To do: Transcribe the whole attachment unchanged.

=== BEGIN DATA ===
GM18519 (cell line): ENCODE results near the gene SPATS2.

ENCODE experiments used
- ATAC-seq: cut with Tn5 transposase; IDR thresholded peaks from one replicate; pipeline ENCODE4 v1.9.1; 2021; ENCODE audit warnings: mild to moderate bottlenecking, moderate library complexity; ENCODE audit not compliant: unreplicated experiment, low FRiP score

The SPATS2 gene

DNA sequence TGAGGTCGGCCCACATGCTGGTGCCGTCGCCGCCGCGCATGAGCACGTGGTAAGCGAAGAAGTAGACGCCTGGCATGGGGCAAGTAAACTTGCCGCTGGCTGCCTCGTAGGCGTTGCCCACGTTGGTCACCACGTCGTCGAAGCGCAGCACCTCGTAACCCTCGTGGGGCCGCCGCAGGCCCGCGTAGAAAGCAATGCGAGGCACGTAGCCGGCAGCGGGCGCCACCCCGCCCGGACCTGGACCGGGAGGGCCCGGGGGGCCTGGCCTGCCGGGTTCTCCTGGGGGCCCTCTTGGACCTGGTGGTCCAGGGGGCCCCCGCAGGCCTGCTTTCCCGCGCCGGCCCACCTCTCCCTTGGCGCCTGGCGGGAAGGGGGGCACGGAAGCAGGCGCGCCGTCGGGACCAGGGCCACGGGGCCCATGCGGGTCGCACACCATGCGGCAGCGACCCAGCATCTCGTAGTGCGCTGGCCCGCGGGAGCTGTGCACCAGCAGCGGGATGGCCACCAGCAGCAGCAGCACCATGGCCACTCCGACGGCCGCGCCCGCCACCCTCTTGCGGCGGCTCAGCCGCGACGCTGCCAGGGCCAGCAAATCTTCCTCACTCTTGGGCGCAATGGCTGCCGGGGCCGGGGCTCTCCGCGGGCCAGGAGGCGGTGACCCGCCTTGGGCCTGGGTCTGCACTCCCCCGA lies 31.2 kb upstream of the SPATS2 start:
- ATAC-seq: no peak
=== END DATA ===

GM18519 (cell line): ENCODE results near the gene SPATS2.

ENCODE experiments used
- ATAC-seq: cut with Tn5 transposase; IDR thresholded peaks from one replicate; pipeline ENCODE4 v1.9.1; 2021; ENCODE audit warnings: mild to moderate bottlenecking, moderate library complexity; ENCODE audit not compliant: unreplicated experiment, low FRiP score

The SPATS2 gene

DNA sequence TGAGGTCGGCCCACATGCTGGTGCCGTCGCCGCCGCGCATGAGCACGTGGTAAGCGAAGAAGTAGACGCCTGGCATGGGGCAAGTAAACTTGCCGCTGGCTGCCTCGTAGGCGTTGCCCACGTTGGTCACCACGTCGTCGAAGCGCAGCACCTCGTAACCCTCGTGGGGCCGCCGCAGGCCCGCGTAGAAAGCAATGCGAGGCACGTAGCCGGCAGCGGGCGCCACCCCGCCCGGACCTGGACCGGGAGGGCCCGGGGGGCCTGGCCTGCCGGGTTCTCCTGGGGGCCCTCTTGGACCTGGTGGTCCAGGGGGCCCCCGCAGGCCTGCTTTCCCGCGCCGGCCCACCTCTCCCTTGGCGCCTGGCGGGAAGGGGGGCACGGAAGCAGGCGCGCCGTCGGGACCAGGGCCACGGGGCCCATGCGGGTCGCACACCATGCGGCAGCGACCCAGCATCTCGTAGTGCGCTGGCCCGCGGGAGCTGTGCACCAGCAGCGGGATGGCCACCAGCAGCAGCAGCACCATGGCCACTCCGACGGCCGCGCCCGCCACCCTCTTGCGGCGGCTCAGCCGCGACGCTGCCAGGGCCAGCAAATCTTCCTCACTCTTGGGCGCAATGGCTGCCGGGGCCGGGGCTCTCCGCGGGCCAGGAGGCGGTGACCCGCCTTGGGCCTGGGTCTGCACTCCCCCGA lies 31.2 kb upstream of the SPATS2 start:
- ATAC-seq: no peak